Once the candles cool completely (I let mine sit for 3 hours) carefully remove the eggshell, trim the wicks, and light your candles! Via helloglow.co
If you fancy having a go at making a pretty decoupage egg or two, it’s well worth taking a look at this video below. There is no commentary to the video but there are captions which are succinct but at the same time make the instructions absolutely clear. The eggs used are not edible ones but are Styrofoam in the shape of an egg. The whole video takes 13 minutes but is really engaging to watch, even without a commentary. I found I was quite hooked and wanted to see it through for the final result!
A whole bunch of these eggs made with some pretty spring or pastel designs would work really well hung on a mini Easter tree made from a branch or twigs. An Easter version of a Christmas tree, perhaps.
An Easter Decoration for Your Front Door
This is a simple project which shouldn’t take too long at all to complete. Wreaths are traditionally hung on front doors at Christmas, so why not extend the concept to Easter, particularly if you are going to be decorating inside your home for the season? And instead of using a wreath, simply tie together a bunch of prettily coloured Easter eggs and you have a fresh addition to your Easter theme ready for pinning to your front door.
A bundle of pastel Easter eggs works as a festive decoration for your front door. Wrap plastic foam egg shapes (available at crafts supply stores) with crepe paper, and attach the ends with glue or a small straight pin. Add yellow ribbon, secured with small straight pins, and leave a long end for tying. Gather the eggs at various lengths and tie the ribbons together. Finish with a pretty bow, and hang the decoration from a removable adhesive hook or wreath hanger. Via bhg.com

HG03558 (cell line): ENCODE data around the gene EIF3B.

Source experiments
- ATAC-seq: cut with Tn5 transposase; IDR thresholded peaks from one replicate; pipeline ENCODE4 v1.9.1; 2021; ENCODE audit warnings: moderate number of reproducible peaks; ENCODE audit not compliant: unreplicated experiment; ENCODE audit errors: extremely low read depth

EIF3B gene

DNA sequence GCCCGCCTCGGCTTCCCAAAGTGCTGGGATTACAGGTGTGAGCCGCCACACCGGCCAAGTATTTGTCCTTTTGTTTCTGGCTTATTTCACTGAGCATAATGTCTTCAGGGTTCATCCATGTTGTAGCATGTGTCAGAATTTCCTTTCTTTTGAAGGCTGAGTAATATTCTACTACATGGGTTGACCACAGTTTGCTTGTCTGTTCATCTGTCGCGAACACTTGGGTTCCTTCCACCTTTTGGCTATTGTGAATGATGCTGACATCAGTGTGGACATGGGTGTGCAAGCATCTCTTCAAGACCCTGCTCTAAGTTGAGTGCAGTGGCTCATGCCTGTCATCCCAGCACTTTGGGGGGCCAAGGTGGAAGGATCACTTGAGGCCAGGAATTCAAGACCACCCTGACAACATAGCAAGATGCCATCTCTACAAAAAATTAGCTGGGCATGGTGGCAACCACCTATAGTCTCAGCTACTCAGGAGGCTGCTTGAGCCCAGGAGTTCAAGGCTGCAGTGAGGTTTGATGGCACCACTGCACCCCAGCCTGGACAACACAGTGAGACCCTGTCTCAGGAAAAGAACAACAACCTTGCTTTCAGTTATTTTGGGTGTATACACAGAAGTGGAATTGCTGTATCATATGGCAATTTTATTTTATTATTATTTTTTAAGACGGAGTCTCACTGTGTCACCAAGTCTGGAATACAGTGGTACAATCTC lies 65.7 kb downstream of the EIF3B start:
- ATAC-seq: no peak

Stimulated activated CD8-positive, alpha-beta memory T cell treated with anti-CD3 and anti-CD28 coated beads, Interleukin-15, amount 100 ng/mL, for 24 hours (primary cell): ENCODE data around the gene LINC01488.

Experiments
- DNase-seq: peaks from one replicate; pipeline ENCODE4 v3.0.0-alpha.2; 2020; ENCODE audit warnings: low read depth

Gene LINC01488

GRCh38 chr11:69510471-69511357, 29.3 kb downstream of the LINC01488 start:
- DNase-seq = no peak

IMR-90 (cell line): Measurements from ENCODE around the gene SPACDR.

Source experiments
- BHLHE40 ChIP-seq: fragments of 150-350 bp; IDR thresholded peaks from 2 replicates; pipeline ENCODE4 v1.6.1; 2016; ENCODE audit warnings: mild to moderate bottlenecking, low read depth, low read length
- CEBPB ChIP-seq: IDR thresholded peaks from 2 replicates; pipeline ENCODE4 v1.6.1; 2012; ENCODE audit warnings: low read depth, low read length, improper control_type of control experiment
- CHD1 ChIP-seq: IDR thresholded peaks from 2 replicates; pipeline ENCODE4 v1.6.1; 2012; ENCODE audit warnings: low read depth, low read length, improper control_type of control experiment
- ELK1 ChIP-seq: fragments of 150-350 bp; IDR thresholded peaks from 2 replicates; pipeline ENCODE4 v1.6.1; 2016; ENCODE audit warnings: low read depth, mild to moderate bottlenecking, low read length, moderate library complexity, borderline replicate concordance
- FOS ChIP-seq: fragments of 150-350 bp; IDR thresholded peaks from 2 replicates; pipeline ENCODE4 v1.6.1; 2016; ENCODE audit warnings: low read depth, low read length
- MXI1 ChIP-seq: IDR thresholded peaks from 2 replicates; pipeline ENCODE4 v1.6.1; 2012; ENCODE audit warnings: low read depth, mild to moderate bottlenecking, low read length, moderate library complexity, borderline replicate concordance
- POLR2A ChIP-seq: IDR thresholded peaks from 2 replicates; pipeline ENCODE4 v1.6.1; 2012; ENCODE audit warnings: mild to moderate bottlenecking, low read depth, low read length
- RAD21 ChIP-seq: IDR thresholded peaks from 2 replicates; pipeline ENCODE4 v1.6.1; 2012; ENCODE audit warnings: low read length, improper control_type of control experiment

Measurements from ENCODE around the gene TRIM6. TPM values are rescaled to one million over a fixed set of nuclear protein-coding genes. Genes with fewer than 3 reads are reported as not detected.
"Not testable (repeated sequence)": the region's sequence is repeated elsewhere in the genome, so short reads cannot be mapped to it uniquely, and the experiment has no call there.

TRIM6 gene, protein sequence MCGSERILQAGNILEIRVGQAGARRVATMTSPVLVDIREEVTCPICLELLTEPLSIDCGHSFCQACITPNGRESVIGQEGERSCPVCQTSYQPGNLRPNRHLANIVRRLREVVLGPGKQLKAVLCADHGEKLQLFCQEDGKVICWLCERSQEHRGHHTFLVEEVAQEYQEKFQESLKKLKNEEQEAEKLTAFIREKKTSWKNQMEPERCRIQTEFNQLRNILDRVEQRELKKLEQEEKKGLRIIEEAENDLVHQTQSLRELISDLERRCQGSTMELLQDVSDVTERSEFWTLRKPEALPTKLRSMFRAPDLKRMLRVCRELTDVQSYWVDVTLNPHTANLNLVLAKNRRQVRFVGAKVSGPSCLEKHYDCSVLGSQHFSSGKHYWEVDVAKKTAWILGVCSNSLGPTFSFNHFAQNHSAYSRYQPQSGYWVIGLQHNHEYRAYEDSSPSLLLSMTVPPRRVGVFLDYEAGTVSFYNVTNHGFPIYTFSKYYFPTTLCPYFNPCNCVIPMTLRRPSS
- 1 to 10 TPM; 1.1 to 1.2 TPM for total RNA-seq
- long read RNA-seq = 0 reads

Clay Easter Eggs
Another “hanging” variety of Easter egg are these clay ones. These are particularly suitable for creating with children as an Easter craft project and can be hung on some decorative branches rather like Christmas tree ornaments. Or they could be strung from some coloured twine and hung above the mantelpiece to bring some Easter fun to the house.
These clay Easter egg decorations are so easy to make, and can be whipped up with the kids in an afternoon or two! Use whatever colours and designs you fancy!
Open the pack of clay and cut off as much as you think you’ll need – this will depend on how many decorations you want to make. Allow roughly a golf ball sized amount for each one.
Using your hands, knead the clay to warm it up and shape into a ball. On a clean surface, roll out with your rolling pin …. Read more…
Hopefully you will find the above ideas give you inspiration to have a go at making some fun Easter decorations to brighten up your home for the Easter celebration. After all, why should we confine ourselves to decorating our homes just for Christmas?